For to dos, like I said, I mostly read and relaxed. We did go to El Yunque rainforest one day (~45 - 1hr from SJU) for a hike on La Mina Trail, which has the benefit of a waterfall in the middle of it. It's accessible from two points along the route. We went up and then hiked down. Not super long (under a mile), but you'll want real shoes (not sandals). It is a rainforest though, and gets over 200 inches of rain a year, so I'd suggest going in the morning for your best chance of not getting drenched. That day we also hit up Ceviche Hut on Calle Marginal, and a local beach, which were roughly half an hour from El Yunque.

I'd plan on spending a full day / evening in Old San Juan. My wife and I are planning on going back and exploring a LOT more.
posted by moitz at 10:42 AM on February 16, 2015 [1 favorite]


This is a ten-minute guide to learning Spanish I composed a time back. Not exactly ten minutes, but I hope it covers the most basic rules.

Learn Spanish pronunciation in ten minutes (for English speakers).

1. The most important tool for understanding Spanish is pronunciation. Many words are equal or very similar in spelling in Spanish and English but they don't sound the same. If you spoke the word with an English pronunciation, the Spanish speaker wouldn't understand you. If the Spanish speaker spoke the word with a Spanish pronunciation, you wouldn't understand him.

2. Spanish pronunciation is easy and consistent. A few simple rules will suffice for 95% of situations and a few more will get you the final 5%.

Vowels have a single sound. They maintain that sound under nearly all circumstances.

a is always ah as in bah.
e is always ay as in bay.
i is always ee as in bee.
o is always oh as in blow.
u is oo as in boo.

Two words sum these up: Bruno "Broo-noh;" media "may-dee-ah."

With the exception of "u" (discussed below) vowel combinations, pronounce consecutive vowels separately. "Fiesta" (seven) "fee-ays-tah."

Most consonants have a single sound. Those that don't follow roughly the same rules they do in English. You don't have to memorize the following consonants. They have a single sound and sound the same in English and Spanish:

b, d, f, k, l, m, n, p, r, s, t, w, x. (note: s does not ever have a Z sound. Only s-s-s)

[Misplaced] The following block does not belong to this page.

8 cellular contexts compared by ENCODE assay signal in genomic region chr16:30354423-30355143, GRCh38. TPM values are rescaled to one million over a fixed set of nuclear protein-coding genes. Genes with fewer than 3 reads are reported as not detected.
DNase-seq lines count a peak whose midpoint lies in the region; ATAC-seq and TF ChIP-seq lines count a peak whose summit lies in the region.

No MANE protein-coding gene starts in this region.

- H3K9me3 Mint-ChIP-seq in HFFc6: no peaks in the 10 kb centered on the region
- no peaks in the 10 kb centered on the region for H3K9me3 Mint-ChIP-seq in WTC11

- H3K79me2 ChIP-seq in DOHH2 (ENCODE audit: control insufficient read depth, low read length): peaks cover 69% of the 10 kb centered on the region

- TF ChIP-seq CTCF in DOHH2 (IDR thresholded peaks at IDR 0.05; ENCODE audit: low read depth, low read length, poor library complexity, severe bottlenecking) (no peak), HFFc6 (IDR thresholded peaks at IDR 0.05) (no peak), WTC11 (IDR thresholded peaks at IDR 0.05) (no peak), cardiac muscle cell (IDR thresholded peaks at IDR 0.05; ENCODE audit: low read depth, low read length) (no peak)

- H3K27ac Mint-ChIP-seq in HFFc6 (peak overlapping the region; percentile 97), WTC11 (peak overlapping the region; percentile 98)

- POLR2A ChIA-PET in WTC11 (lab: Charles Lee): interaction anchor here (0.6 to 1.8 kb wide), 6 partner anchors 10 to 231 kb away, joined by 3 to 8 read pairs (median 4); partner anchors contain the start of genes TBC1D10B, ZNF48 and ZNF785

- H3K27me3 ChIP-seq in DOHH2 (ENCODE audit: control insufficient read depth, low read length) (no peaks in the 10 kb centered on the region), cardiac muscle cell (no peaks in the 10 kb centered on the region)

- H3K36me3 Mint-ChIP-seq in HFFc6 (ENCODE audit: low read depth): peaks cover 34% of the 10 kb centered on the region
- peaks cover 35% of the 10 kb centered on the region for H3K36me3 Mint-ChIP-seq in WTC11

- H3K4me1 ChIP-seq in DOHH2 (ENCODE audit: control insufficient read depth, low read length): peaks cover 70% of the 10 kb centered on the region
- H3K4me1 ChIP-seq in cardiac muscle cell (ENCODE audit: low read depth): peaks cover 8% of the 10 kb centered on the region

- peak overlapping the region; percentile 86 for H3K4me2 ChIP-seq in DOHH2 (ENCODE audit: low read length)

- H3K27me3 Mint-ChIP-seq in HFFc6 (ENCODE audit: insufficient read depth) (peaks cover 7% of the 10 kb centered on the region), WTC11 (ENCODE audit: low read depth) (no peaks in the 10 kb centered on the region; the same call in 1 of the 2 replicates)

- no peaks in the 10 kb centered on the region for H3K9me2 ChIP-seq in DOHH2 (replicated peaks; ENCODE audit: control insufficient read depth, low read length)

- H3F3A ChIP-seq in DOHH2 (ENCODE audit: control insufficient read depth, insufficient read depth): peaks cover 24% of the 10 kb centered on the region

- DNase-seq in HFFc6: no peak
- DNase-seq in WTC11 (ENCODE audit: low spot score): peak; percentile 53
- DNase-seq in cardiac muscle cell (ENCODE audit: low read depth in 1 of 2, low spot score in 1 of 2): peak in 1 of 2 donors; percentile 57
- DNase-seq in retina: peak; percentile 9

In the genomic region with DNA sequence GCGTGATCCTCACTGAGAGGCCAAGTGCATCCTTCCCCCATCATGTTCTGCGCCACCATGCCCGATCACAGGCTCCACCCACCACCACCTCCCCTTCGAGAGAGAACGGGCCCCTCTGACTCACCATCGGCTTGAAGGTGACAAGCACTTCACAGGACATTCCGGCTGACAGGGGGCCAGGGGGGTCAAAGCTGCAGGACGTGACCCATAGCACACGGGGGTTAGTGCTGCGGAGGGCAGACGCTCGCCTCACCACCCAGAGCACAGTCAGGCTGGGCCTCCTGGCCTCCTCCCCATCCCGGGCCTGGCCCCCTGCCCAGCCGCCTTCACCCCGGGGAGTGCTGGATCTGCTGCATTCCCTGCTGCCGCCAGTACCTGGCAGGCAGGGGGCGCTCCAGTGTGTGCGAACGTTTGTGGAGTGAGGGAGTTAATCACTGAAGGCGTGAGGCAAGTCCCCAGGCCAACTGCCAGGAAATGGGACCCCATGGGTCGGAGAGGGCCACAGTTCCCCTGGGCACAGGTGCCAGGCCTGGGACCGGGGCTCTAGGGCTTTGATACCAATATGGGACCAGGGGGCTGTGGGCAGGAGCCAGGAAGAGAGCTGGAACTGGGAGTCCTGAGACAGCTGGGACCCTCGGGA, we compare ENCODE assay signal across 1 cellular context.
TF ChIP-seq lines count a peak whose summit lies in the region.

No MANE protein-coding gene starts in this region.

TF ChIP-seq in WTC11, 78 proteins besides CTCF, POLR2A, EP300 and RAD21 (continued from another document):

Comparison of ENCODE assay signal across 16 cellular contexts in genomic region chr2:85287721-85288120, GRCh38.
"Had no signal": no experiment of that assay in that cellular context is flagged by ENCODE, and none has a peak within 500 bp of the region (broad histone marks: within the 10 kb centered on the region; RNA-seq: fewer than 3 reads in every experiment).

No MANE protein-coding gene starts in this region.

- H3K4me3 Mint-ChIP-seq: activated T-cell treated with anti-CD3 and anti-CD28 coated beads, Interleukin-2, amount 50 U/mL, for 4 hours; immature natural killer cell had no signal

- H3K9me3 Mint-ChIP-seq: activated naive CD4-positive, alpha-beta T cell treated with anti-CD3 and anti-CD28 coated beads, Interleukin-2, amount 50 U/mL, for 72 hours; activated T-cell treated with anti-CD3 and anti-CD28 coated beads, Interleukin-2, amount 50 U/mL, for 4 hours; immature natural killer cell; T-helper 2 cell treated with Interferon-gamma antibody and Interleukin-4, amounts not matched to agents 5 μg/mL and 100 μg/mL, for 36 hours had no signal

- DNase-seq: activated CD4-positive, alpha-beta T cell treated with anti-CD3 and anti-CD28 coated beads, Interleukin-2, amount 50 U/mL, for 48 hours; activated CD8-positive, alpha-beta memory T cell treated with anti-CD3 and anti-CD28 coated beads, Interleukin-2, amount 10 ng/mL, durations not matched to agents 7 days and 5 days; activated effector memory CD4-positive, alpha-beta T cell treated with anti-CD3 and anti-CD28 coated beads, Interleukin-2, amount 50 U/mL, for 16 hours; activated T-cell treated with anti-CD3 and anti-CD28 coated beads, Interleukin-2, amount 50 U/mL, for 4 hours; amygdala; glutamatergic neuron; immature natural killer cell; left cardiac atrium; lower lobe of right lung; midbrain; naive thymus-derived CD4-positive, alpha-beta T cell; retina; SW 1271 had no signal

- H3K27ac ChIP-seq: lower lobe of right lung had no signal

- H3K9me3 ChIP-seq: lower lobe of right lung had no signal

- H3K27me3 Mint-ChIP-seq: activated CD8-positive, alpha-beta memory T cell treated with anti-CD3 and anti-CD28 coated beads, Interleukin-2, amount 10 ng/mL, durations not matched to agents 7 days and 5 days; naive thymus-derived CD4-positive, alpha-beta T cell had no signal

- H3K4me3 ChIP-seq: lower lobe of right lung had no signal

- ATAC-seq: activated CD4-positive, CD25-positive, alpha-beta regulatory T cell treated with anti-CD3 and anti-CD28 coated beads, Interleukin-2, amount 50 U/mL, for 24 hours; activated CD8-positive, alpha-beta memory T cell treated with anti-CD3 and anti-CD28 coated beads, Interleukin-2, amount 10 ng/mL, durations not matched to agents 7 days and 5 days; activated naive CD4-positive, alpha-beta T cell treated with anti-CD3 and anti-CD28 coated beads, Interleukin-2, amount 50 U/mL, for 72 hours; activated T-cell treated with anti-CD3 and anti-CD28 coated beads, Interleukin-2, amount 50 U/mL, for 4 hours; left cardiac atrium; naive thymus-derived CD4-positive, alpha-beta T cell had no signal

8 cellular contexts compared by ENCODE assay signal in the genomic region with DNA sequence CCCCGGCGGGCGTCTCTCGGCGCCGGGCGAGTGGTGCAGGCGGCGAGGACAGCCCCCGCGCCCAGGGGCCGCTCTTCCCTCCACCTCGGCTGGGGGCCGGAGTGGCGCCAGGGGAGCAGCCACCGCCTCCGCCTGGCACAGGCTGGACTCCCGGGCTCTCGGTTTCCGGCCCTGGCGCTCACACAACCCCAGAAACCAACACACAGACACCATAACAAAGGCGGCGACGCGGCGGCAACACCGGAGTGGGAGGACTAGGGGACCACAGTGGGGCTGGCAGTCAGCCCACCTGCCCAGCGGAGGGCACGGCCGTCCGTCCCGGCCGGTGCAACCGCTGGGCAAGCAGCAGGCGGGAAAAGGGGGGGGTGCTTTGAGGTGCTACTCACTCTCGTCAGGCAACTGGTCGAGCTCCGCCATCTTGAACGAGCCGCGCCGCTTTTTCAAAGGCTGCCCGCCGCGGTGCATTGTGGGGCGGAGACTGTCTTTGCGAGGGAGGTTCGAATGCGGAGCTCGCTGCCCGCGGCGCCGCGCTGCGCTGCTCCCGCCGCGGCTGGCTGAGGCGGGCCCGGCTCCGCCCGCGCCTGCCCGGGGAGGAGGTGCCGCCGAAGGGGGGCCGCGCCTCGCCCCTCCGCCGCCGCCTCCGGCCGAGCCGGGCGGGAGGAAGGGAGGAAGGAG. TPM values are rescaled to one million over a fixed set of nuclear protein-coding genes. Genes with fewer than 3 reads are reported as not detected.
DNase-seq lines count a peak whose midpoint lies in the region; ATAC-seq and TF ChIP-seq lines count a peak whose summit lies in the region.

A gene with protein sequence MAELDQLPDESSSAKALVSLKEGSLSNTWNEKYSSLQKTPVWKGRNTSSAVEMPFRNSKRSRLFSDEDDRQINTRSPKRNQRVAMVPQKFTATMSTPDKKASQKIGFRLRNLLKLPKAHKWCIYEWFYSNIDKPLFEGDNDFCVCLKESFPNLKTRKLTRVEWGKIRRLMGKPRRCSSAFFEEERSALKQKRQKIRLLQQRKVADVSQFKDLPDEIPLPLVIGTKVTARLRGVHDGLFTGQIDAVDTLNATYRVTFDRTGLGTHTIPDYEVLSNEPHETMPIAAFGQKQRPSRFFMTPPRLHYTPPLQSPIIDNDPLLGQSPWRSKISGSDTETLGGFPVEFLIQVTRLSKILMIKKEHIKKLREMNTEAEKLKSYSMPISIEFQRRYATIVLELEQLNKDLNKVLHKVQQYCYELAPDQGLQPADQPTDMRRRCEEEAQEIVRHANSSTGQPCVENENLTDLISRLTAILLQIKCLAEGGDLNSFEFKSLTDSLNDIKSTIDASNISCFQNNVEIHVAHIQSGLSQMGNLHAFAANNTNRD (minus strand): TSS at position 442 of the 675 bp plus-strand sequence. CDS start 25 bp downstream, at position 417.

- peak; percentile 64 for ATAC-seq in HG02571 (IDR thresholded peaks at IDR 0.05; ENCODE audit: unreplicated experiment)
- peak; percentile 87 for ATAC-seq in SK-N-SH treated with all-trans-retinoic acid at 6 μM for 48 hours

Those that have a single sound and sound different in Spanish (memorize the exceptions):

h (silent in Spanish). ha is pronounced "ah."
j (sounds like a harsh h). ja is prononced hah.
qu (sounds like a k). que is pronounced kay.
v (sounds more like a b than a v). va is pronounced "bah."
z (sounds like an s). zeta is pronounced "say-tah."

Those that have more than one sound but follow the pattern of English.

c can be "k" if followed by a, o, u or a consonant. "Cruz" is pronounced "kroose."
c can be "s" if followed by e or i. "cinco" (five) is pronounced "seen-coh."
ch sounds like ch in English.
g can be a hard g if followed by a, o, u or consonant. "gato" (cat) is pronounced "gah-toh."
g can sound like a harsh h if it is followed by e or i. "gente" (people) is pronounced "hayn-tay."
y can be a consonant "y" as in yuca "yoo-kah." Depending on the country of origin of the speaker, "y" might sound like "j" as in "just." So yuca may also be "joo-kah." In the US you will probably encounter more "j-type" pronunciation. Similarly, "Yale" is "jail."
y can be a vowel sounding like "ee." "Tu y yo" (you and me) is pronounced "too ee yoh."

With English personal names and place names you can use the correct English pronunciation. You can call "New York," "New York." You are still Susan. (Soo-zun)

However, every language has their own special pronunciation and often name for geographic locations and if you do have a location or person with a Spanish name, pronounce these with correct Spanish pronunciation.

If the word has an accent mark, accentuate that syllable. If not, you can guess that you should accentuate the second-to-last syllable. Maria is "Mah-REE-ah."

3. The five per cent.

Special letters and combinations in Spanish.

Double L sounds like "y" as in "yellow" or "j" as in "just" depending on the dialect of the speaker. So llama is "yah-mah" or "ja-mah." In the US you will probably encounter more "j-type" pronunciation.
Double R gets trilled. Burrito is "boo-r-r-r-ee-toh."
ñ sounds like "ny" as in canyon. Año (ah-nyoh) is year. Ano (ah-noh) is anus.

In English, the letter u changes the sound of q into kw. In Spanish the u before another vowel adds the sound of a w to the consonant (except q). For example, g becomes "gw," c becomes "kw," etc. Iguana is "ee-gwah-nah."

4. Beyond pronunciation. Recognizing Spanish words.

In Spanish, you never run into "th," "sh," or "ph." Words using these letter combinations come from Greek - and Spanish is a Latin language. (English is a mixed bag.) Ph becomes F. "Filadelfia." Th sometimes becomes "t." Thesis becomes "tesis." Often with English words using th or sh, the Spanish equivalent is completely different and difficult to predict.

-tion (with an sh sound) becomes -ción "-see-OHN." You can use this rule to recognize and pronounce a thousand Spanish words. comunicación. educación. This rule works about 95% of the time, often enough that you won't look foolish.

If a word starts with "s" and then a consonant - besides sh - (sc, scr, sl, sm, sn, sp, spr, spl, st, str, others) the word will usually get an "e-" added in front. Special becomes "especial," "ay-spay-cee-al." Station becomes "estación."

Other than rr and ll, double consonants disappear. In the above example communication is comunicación (one m). Lasso is laso.

-ology words can be changed to -ología, "-oh-loh-HEE-ah." sociology, sociología.

-ous words can be changed to -oso (-oh-soh). Famous, famoso. Delicious, delicioso. (since these are adjectives they may be changed to the feminine form at times)

-ism words can be changed to -ismo. (-ees-moh) imperialism, imperialismo. idealism, idealismo.

-ty words can be changed to -dad. (-dahd) reality, realidad. locality, localidad. banality, banalidad.

-cy words can be changed to -cia (-see-ah). urgency, urgencia. emergency, emergencia. democracy, democracia.

-ic words can be changed to -ico (ee-coh). dramatic, dramatico. artistic, artistico.